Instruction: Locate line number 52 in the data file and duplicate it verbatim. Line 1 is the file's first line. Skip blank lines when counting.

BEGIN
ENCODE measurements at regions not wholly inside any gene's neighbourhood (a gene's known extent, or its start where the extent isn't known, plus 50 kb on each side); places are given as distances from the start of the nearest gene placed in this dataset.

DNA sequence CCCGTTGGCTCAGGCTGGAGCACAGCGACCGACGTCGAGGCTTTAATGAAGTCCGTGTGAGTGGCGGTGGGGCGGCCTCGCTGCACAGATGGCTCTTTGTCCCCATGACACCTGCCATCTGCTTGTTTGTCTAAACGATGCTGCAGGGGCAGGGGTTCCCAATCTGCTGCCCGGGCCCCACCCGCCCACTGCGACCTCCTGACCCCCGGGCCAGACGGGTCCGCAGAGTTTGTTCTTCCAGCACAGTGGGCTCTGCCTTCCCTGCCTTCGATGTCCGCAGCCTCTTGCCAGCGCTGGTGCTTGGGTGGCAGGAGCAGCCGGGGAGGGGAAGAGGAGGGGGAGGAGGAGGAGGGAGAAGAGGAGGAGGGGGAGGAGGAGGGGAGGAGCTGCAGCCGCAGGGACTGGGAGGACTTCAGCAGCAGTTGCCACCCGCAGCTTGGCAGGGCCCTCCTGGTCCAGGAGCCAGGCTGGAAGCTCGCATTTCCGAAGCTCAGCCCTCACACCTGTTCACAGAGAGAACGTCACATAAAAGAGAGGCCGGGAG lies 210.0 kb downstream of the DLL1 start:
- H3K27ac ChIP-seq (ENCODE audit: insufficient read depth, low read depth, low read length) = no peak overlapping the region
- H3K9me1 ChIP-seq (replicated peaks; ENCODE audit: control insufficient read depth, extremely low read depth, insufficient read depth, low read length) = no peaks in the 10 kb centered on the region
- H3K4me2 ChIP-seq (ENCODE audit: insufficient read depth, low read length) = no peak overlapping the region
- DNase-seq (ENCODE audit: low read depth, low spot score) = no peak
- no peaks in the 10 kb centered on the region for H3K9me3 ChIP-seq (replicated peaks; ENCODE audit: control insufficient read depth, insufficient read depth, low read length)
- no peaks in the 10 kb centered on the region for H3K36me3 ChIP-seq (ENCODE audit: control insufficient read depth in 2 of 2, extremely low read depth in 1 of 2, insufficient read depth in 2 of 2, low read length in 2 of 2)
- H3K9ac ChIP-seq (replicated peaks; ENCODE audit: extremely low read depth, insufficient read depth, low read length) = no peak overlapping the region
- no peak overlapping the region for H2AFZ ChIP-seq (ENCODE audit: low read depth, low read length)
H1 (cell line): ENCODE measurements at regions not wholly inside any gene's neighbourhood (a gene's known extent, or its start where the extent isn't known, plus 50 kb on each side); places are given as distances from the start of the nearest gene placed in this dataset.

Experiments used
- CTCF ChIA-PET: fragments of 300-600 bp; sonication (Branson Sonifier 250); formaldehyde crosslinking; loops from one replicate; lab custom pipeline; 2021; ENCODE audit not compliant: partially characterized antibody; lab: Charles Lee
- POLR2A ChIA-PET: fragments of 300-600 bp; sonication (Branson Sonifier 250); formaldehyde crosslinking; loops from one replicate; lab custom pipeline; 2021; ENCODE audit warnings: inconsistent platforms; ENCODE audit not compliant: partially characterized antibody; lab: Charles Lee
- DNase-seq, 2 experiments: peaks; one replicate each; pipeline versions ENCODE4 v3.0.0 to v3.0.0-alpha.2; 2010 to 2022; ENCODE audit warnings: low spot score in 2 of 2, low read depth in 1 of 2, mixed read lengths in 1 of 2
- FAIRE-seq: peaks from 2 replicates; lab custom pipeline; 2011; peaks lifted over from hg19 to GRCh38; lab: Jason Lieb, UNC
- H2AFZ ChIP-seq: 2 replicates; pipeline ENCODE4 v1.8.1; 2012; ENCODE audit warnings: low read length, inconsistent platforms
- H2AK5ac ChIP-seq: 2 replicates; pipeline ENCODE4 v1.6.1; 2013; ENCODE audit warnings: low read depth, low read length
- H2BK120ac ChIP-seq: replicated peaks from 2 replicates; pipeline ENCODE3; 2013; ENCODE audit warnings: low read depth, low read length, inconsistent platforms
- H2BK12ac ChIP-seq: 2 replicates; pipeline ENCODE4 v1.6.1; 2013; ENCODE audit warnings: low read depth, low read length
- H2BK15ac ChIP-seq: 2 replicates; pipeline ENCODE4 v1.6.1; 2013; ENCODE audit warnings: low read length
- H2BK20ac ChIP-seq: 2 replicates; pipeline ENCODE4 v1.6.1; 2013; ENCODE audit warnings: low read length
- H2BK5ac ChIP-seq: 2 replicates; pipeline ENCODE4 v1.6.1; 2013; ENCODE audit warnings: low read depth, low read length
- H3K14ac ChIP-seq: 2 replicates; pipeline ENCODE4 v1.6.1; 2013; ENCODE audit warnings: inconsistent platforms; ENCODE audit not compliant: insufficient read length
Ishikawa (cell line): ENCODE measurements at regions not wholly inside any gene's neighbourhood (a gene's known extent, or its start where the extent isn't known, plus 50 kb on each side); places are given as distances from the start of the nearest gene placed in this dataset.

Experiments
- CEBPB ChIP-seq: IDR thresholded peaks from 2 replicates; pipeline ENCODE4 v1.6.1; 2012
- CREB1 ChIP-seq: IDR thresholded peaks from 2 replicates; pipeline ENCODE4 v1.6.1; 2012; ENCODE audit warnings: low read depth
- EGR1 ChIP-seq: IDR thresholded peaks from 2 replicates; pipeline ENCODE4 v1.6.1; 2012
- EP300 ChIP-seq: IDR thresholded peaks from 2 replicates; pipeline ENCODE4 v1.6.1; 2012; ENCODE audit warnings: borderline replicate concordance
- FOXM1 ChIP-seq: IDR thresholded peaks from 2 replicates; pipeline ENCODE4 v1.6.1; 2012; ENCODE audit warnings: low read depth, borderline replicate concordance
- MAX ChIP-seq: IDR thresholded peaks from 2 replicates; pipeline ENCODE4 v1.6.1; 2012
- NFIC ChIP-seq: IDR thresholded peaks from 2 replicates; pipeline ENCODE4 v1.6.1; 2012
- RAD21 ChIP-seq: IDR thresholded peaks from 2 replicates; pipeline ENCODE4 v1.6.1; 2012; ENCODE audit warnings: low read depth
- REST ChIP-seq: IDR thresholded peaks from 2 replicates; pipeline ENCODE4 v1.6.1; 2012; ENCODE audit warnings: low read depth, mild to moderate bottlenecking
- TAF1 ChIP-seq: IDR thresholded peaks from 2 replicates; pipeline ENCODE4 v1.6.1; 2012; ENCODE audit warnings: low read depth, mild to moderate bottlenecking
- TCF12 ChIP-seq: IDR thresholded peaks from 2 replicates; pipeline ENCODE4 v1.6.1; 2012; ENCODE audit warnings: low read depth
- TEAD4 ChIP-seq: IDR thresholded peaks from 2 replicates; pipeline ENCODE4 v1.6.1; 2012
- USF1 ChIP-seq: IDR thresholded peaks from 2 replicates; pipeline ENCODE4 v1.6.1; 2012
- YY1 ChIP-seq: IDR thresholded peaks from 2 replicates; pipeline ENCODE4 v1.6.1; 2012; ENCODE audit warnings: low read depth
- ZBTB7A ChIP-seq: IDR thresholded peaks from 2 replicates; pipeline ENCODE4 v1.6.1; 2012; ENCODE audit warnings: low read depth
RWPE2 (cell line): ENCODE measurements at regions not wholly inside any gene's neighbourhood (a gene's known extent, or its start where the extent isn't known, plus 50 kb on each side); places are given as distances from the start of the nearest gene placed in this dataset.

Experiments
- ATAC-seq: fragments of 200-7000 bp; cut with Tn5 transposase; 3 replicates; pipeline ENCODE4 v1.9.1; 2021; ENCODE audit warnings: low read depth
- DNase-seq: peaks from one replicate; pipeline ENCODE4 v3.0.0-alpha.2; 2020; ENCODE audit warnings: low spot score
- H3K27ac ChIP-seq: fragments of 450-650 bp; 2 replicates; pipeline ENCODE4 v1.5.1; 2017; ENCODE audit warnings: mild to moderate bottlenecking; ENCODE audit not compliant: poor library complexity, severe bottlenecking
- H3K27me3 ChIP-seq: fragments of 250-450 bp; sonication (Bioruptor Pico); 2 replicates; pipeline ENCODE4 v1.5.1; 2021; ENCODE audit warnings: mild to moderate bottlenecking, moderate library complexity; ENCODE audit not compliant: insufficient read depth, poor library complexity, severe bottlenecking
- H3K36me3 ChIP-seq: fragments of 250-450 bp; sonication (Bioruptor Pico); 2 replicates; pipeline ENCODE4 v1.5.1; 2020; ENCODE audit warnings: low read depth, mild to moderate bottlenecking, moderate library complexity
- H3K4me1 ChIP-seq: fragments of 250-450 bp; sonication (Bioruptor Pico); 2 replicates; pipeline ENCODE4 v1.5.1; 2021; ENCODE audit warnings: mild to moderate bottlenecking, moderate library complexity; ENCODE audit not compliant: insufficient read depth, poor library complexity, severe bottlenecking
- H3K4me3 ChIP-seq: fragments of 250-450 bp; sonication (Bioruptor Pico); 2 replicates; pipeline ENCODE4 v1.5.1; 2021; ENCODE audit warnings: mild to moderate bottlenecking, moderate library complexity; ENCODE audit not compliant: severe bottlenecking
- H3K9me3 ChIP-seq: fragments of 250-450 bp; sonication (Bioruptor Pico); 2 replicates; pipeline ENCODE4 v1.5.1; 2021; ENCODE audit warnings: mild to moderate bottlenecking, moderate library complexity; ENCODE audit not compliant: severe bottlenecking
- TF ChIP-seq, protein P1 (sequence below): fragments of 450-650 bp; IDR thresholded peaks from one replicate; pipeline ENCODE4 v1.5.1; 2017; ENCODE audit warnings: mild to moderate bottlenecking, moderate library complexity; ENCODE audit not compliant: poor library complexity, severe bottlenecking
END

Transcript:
- TF ChIP-seq, protein P1 (sequence below): fragments of 450-650 bp; IDR thresholded peaks from one replicate; pipeline ENCODE4 v1.5.1; 2017; ENCODE audit warnings: mild to moderate bottlenecking, moderate library complexity; ENCODE audit not compliant: poor library complexity, severe bottlenecking